The House of Tsukemen, Mitsuyado Seimen, recently opened its doors in Malaysia, and it’s clear that it’ll soon be a hit amongst Malaysians—just like last year’s opening of the first Monjayaki restaurant in KL.
Mitsuyado Seimen’s tagline is “Tokyo’s Best Kept Secret” and their specialty is the dipping noodles, also called Tsukemen. These cold ramen noodles are served in an empty bowl alongside a bowl of hot broth meant for dipping the noodles in. In Japan, these dishes are known to be eaten over the summer season.
There’s a dedicated Noodle Lab called the Noodle Labo where, depending on certain times of the day, you can actually watch chefs making buckwheat noodles from scratch.
The buckwheat noodles are freshly prepared daily and it is made using ingredients which has been flown in all the way from Hokkaido. If the wait staff tells you that you’ll get a taste of Japan, he/she is telling you the truth because you really will experience that here.
The noodles itself has a chewy texture but you’re not meant to have it on its own. It’s meant to be paired with the cordial broth.
The Cheese Tsukemen (Regular: RM29.90, Large: RM31.90) is not your typical traditional ramen noodles, more so when it is paired with cheese. Personally, I felt that the noodles did not stand out even when mixed in with the cheddar cheese and pork bone broth. It has a subtle sour and tangy flavour that takes a bit of getting used to but at least the flavour is not overpowering.
It’s important to note the consistency of the cheese though. Most cheese sauces, especially when served hot, would tend to curdle after being left out in the open. This cheese sauce did not. It retained its velvety texture well.
TanTan Sesame Tsukemen (Regular: RM27.90, Large: RM29.90) is one of Mitsuyado Seimen’s bestsellers for a reason. Despite being simple in concept (noodles with a sesame dipping soup and pork cubes), it was warm and hearty. Perhaps, this could be attributed to the fact that the broth is made up of pork bones which has been boiled for at least 12 hours. The broth itself has elements of sweet, spicy and sour all at once and it’s a symphony in the mouth. The TanTan Sesame Tsukemen’s looks does not give its flavour enough justice, that’s for sure.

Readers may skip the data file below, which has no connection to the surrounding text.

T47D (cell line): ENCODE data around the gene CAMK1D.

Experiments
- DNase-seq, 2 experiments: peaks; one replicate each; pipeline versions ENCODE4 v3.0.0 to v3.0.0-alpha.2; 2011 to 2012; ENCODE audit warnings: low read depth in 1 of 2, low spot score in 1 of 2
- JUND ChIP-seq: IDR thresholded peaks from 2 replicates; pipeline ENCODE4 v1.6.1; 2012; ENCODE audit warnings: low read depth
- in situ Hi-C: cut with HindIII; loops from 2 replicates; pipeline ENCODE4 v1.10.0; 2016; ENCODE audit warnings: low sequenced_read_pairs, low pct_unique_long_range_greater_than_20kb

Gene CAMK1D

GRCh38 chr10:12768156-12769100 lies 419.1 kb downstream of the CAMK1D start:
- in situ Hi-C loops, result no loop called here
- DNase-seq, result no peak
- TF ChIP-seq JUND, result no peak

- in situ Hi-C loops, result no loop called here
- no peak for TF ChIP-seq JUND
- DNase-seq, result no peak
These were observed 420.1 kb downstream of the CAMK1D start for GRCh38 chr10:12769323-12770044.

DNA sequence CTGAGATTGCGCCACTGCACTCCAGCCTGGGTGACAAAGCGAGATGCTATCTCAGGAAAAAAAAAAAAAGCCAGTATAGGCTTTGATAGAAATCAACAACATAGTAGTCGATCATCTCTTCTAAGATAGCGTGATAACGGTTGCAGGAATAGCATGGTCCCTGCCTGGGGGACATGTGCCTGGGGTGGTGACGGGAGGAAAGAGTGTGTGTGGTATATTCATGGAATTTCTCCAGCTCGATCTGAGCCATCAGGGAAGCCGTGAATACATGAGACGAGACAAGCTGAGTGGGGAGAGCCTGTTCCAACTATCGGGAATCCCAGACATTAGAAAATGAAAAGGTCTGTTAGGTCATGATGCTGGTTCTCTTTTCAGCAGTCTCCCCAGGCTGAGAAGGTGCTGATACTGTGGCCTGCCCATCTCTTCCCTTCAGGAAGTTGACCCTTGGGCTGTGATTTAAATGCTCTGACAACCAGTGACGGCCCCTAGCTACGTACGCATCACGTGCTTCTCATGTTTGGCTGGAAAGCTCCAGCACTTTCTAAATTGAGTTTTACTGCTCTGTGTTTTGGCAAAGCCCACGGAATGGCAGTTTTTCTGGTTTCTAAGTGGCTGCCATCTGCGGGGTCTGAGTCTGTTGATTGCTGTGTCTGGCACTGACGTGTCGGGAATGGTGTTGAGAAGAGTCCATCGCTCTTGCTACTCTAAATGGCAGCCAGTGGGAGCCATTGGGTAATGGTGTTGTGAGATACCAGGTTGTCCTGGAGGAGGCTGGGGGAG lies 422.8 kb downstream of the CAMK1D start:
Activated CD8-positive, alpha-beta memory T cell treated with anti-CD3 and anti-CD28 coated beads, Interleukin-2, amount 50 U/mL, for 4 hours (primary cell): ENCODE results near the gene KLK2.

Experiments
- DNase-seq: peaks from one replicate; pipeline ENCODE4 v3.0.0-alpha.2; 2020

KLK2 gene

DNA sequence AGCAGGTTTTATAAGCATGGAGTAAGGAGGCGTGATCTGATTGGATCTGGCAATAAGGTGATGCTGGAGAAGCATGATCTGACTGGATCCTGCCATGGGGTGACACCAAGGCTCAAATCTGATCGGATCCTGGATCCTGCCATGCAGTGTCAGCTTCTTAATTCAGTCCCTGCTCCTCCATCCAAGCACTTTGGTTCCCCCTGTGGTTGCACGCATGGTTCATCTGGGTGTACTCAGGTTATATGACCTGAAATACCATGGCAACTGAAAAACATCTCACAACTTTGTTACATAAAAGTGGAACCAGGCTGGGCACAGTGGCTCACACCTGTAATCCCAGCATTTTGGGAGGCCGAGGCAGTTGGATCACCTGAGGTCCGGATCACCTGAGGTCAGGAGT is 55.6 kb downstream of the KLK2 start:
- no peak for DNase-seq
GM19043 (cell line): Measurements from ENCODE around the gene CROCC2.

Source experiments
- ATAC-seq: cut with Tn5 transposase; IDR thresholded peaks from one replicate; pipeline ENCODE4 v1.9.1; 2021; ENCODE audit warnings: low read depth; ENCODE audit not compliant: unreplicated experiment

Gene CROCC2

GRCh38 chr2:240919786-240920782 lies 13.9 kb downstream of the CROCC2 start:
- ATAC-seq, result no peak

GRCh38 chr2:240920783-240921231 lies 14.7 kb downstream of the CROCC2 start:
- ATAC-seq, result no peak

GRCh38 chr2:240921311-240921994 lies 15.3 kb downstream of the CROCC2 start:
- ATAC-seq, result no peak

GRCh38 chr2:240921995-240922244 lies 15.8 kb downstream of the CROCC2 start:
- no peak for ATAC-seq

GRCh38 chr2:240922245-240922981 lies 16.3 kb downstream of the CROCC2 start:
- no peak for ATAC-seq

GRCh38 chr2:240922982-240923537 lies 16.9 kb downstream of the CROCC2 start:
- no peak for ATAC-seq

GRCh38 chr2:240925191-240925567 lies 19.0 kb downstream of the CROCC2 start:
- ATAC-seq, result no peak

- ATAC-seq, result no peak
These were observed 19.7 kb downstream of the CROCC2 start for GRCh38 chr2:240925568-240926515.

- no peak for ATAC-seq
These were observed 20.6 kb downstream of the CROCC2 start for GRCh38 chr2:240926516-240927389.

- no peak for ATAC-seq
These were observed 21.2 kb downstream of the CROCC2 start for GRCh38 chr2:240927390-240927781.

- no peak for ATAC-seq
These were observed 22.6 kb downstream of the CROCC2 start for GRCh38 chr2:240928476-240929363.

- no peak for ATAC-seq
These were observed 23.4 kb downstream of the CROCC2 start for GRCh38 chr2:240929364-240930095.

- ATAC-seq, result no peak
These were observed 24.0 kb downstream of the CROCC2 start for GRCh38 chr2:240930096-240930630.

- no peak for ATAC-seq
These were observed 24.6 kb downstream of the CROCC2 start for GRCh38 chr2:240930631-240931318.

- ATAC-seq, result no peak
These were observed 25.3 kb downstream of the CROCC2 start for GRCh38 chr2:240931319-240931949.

If you enjoy the flavour of spice but not the actual element of it, the Karashi Tsukemen (Regular: RM26.90, Large: RM28.90) was probably made with you in mind. The Karashi Tsukemen uses Korean chilli instead, giving it a sweet chilli taste. The broth itself consists of generously-sized chunks of pork meat, Japanese fish cake and bamboo shoots. Personally, I found it a tad bit savoury for my liking but thankfully, the slight smokiness overpowered the savoury element.
If you still have a little room for some soup, you can top up your own noodle bowl with some Dashi Soup. Flasks of warm Dashi Soup are provided at each table but if there isn’t one, you could ask the wait staff for it too. Most restaurants do not provide a Dashi Soup top-up so it’s nice to know that Mitsuyama Seimen does not skimp on that.
Overall, having fresh tsukemen is indeed a new experience for us but novelty aside, it’s worth a try. Malaysians may not be used to the steeper price tags (especially ’cause these are essentially just noodles) but you certainly pay for quality. Many Japanese restaurants label themselves as ‘authentic’ but having had a meal at Mitsuyado Seimen, I can say that what I had was truly Japanese, not just in terms of flavour but also in terms of its ingredients.
Hours: Daily, 10am-10pm
Address: Level 2, Unit S-229, The Starling Mall
Website: Mitsuyado Seimen
Tel: 03-7662 5929